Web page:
June 22, 2004 – News at a Glance

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Vermont Yankee Fire
New details have emerged about a fire last week at the state’s only nuclear power plant. The blaze that started near a transformer caused cooling pumps that supply water to the reactor to stop working. (VPR)

Guantanamo Interrogation Tapes
Senator Patrick Leahy says he believes the Bush administration is stonewalling his effort to find out if cases of prisoner abuse have occurred at the U.S. detention center at Guantanamo Bay, Cuba. For over a month the administration has ignored Leahy’s request to see videos of prison interrogations that were conducted at the detention center.

Mobile Methadone Plan
Officials in two Northeast Kingdom communities are cautiously supportive of a mobile methadone clinic proposed by the state, but they still have concerns. (VPR)

School Testing Collaboration
The state of Vermont has announced plans to team up with New Hampshire and Rhode Island on a school testing initiative that will affect most younger students in the three states. It’s believed that the regional collaboration is the first of its kind in the country. (VPR)

Injured Vermonters Treated at Walter Reed
Two Vermont Army National Guardsmen are being treated for injuries they suffered in Iraq. (AP)

Banknorth Expansion
Banknorth Group announced Monday its plan to buy the parent company of Boston Federal Savings Bank. The deal is worth $195 million in cash and stock. (AP)

Drug Re-importation
Vermont Governor Jim Douglas and seven other governors want a law changed to allow the importation of drugs from Canada and other industrialized nations. They sent a letter to congressional leaders Monday asking Congress to pass the necessary legislation. (AP)

Tourism Economy
Visits to the state’s 20 welcome centers are up 14 percent over last year. Tourism officials say 1.3 million visitors have been to the centers so far this year. Tourism Commissioner Bruce Hyde says reservations are also strong – a barometer of what may be to come this summer. (AP)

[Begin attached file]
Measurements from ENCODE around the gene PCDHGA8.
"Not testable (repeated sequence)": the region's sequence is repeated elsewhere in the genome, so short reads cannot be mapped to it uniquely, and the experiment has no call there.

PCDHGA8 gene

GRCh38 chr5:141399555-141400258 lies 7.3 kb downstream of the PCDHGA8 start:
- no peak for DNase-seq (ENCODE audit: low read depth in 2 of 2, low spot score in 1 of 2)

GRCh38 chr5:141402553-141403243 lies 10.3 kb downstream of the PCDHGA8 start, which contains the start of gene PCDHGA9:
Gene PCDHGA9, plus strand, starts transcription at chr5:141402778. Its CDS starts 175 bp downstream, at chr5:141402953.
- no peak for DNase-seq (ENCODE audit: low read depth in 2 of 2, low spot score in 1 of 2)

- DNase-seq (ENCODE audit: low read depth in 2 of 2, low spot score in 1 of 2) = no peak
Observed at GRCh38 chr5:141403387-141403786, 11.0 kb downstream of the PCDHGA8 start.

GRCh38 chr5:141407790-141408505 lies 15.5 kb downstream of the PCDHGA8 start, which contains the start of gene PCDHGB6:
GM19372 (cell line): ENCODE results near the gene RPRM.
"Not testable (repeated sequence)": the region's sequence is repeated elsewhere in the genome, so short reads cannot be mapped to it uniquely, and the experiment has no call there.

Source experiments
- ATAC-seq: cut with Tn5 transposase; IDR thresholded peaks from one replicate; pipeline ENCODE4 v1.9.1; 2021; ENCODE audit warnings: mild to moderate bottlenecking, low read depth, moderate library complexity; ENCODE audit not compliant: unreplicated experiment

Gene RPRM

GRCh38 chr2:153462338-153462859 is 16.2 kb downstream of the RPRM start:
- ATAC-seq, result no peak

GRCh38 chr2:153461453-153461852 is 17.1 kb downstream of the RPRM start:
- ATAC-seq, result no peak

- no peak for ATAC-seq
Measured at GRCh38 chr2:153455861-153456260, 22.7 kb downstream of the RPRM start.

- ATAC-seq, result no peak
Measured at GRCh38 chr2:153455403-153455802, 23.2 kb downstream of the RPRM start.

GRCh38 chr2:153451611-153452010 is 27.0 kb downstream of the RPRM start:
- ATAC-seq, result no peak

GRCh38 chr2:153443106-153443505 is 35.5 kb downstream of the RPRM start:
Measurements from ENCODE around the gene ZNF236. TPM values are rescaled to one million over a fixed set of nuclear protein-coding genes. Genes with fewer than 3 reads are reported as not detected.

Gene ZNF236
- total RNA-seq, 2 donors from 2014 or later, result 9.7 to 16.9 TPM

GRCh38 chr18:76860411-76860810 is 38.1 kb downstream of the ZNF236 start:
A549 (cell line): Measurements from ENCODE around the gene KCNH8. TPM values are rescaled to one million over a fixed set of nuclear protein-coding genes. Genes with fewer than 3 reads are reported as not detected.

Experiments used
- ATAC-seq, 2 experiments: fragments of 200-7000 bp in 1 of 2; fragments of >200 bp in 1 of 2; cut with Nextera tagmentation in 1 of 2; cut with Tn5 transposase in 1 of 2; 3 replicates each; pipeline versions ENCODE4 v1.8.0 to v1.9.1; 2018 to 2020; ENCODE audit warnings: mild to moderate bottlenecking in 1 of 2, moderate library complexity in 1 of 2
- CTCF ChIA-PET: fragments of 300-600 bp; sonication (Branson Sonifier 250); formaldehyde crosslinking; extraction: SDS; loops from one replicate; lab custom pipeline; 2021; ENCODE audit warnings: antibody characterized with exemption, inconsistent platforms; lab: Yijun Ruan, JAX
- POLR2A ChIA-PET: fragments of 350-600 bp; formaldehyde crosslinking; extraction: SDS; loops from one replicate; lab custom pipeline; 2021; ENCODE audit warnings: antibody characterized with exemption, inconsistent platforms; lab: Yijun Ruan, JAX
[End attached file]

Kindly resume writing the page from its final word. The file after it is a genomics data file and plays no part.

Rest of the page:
Made in Vermont
Some businesses are protesting new labeling rules being drafted by the Vermont attorney general’s office. The office is writing the rules to make it clear what products can use the name “Vermont” on their labels. They say the rules will cut down on consumer fraud. (AP)

School Mold Problem
A Springfield school that was closed because of concerns about mold is showing signs of improvement. Most of the rooms inside the Union Street Elementary School have been cleaned. (AP)

Randolph Teacher Investigated
State officials are still investigating an incident in which a Randolph High School French teacher served champagne to five of her students. Depending on the outcome of the investigation, Florence Tolbert could face five counts of furnishing or enabling the consumption of alcohol by a minor. (AP)

Highway Fatalities
The number of highway fatalities in Vermont is higher this year than at this time last year. So far, 39 people have died this year in highway accidents. That’s the highest number since 1999. By this time last year, only 26 people had died in highway accidents. That was the lowest number in 50 years. (AP)

Flower Burglaries
Someone is stealing flowers in Burlington’s South End. Homes and businesses in the area have been hit with a spate of flower burglaries in recent months. (AP)

Illegal Alien Smuggling
A man and woman from Quebec have been charged with smuggling aliens into the United States by boat. Kevin Beauregard and Chloe Grenier-Dufresne were arraigned Monday in federal court in Burlington. Prosecutors say the pair used a flat-bottomed boat to transport Indians and Pakistanis into Vermont on Friday. (AP)

Drunk Boating Trial
The Charlotte man convicted last month of causing a 2002 capsizing that killed two children wants a new trial. Lawyers for 48-year-old Dean Martin say his conviction should be thrown out because Judge Helen Toor allowed jurors to find Martin guilty of boating while intoxicated with death resulting. (AP)

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